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Re: The 150K Community Garden Plus

  • Subject: Re: [cg] The 150K Community Garden Plus
  • From: Adam36055@aol.com
  • Date: Sat, 26 Oct 2002 12:50:40 EDT


I read this your story (with my first cup of coffee, thank you) before a day 
filled with meetings.  It is impossible to create a community garden without 
grassroots community support propelling it forward.

You story is classic, a prime example of how a Mother (or Father) Bountiful 
gets a project idea in their heads and plows straight ahead without asking 
anyone if they really want this pair of large Indian elephants that they 
bought for a song in India. Listen to the argument, " They live on peanuts, 
slow but non-fossil fuel transportation, they're great at earth moving and 
that garden of yours will never want for high quality manure."  Anybody out 
there want these elephants? Today?

Do-gooders who don't take in the facts, study local conditions and ask 
questions have a 50% -50% chance at best.  You have to, in the words of 
advertising guy, Jerry Della Femina, "get out of your office, go down the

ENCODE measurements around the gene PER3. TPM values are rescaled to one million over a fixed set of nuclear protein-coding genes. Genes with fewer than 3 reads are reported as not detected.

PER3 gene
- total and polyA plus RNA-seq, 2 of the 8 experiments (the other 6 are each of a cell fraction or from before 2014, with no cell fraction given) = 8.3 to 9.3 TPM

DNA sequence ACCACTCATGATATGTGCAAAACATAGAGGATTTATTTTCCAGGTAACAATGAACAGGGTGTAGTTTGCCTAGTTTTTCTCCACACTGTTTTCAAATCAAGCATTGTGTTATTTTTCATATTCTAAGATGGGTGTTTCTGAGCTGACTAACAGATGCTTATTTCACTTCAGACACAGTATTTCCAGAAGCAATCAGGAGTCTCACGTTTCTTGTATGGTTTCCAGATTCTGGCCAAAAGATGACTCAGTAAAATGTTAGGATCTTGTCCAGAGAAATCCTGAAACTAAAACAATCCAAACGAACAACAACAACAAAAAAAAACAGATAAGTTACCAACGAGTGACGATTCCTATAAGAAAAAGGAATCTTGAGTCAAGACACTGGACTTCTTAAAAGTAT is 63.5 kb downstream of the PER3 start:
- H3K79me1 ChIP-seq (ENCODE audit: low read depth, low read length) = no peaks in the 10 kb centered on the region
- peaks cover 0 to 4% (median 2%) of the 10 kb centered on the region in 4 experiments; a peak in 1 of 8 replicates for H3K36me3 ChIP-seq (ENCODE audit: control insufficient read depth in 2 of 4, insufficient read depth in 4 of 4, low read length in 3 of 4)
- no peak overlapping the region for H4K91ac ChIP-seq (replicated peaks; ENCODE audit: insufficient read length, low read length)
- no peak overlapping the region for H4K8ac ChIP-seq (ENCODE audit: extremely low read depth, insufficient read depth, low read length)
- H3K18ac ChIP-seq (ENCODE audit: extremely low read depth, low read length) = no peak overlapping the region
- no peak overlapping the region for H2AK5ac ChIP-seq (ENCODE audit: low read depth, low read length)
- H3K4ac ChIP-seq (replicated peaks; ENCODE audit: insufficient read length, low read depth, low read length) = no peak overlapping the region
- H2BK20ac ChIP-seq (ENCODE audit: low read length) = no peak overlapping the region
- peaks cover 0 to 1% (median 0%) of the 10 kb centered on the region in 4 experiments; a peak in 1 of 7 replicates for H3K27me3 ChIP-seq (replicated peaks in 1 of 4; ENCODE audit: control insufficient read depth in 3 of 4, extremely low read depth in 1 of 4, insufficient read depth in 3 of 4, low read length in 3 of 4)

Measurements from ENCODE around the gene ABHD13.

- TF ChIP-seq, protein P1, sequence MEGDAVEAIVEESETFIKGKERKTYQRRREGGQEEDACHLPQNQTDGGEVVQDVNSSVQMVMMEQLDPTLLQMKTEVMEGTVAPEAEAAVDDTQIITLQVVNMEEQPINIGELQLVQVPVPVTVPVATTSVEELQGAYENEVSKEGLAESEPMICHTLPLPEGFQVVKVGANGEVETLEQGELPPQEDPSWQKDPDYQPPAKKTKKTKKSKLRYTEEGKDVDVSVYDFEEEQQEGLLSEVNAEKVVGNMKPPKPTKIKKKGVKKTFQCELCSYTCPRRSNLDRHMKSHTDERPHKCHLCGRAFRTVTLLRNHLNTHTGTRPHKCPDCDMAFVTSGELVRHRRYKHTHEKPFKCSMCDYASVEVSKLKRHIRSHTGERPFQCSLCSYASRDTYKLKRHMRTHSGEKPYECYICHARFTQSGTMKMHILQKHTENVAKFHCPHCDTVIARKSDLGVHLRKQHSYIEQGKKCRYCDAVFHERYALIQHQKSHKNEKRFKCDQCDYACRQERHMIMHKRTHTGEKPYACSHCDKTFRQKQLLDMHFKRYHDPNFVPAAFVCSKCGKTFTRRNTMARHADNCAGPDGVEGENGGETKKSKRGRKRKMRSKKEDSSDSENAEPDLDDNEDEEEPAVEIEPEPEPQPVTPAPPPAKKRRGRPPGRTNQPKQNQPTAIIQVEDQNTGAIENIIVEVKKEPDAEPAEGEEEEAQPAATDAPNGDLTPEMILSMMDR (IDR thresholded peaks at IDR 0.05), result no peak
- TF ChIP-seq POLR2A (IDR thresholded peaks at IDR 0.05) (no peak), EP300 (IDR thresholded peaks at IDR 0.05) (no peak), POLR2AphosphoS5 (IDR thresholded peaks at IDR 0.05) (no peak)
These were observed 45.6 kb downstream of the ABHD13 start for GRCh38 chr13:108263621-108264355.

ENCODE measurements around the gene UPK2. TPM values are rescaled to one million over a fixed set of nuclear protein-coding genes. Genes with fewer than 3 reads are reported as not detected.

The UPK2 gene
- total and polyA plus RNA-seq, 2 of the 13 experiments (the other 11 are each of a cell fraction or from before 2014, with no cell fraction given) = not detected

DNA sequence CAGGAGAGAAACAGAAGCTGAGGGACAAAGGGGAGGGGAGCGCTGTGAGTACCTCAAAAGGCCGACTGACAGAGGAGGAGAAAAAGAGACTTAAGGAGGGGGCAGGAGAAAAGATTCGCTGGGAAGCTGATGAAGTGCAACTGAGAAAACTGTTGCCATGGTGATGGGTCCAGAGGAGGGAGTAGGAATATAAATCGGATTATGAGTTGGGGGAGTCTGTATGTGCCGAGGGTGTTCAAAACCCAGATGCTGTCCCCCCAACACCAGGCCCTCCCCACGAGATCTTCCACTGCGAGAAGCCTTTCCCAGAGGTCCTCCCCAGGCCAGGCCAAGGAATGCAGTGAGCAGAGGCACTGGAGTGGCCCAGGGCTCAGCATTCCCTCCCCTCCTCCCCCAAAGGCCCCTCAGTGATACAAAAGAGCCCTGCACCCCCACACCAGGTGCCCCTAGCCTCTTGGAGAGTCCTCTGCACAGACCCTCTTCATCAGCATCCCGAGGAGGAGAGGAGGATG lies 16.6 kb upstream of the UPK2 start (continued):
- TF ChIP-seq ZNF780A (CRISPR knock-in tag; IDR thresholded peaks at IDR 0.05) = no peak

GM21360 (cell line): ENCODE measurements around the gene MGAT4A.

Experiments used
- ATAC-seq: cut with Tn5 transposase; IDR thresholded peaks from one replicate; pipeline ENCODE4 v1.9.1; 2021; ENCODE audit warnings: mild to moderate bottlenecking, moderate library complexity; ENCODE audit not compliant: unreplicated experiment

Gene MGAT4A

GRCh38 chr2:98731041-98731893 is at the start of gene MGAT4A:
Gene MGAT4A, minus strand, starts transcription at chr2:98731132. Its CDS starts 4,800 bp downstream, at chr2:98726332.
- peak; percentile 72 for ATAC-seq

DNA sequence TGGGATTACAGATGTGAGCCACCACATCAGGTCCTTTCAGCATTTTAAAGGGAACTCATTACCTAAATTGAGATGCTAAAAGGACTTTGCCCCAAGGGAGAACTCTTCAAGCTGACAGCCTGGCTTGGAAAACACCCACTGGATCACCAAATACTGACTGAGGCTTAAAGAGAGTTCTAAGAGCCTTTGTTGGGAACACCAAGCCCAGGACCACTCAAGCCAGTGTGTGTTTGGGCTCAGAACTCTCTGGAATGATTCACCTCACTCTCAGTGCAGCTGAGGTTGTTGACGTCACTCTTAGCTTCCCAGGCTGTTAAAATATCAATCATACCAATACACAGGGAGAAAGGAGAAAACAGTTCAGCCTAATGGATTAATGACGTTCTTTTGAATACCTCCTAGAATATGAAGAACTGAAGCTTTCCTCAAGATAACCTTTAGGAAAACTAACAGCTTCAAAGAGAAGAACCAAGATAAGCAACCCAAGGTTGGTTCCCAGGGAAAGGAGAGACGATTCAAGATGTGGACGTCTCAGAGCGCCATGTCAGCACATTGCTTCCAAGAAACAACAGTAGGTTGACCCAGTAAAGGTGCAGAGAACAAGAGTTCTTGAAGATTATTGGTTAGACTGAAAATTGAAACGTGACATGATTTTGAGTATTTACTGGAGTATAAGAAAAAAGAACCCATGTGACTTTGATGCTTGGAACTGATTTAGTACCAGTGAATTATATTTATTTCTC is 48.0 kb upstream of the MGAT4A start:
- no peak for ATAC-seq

elevator, buy lunch from a hot dog vendor. While you're stuffing your face, 
listen to what the guys on the street are saying. Ask a few questions ... the 
answers may surprise you!"

A story: A friend of a friend was meeting me at the garden for an impromptu 
tour our the neighborhood. This is a  newly  divorced real estate executive 
(my friends have odd friends, what can I tell ya).  
 Alimony and child support have "sunk-in" and the fellow is looking for 
"interesting, nontraditional living arrangements in Midtown Manhattan."  He 
shook his head and says that the CCG's  third of an acre in increasingly 
gentrified Hell's Kitchen would have been worth between $5 -- $10 Million 
Dollars during the last real estate boom.  He seemed genuinely pained to hear 
the Clinton Community Garden had been mapped as parkland.  I then proceeded 
to show him the plantings, bee hive and explained that out of our 4,000 key 
holders he might find congenial company should he decide to make our 
neighborhood his new home.  I also explained that the garden was child 
friendly, well worth a visit between a museum and Mickey Des on the weekends 
when he had the kids.

I directed him to some newly renovated overpriced "luxury apartments" in the 
area (2 - 3 grand seemed reasonable to this chap) did the "firm handshake" 
thing and walked off from our five to ten million dollar garden with car 
fare, a pair of shined shoes and the reassurance that the garden, with its' 
late season lushness would be there that evening when I watered. 

Best wishes,
Adam Honigman

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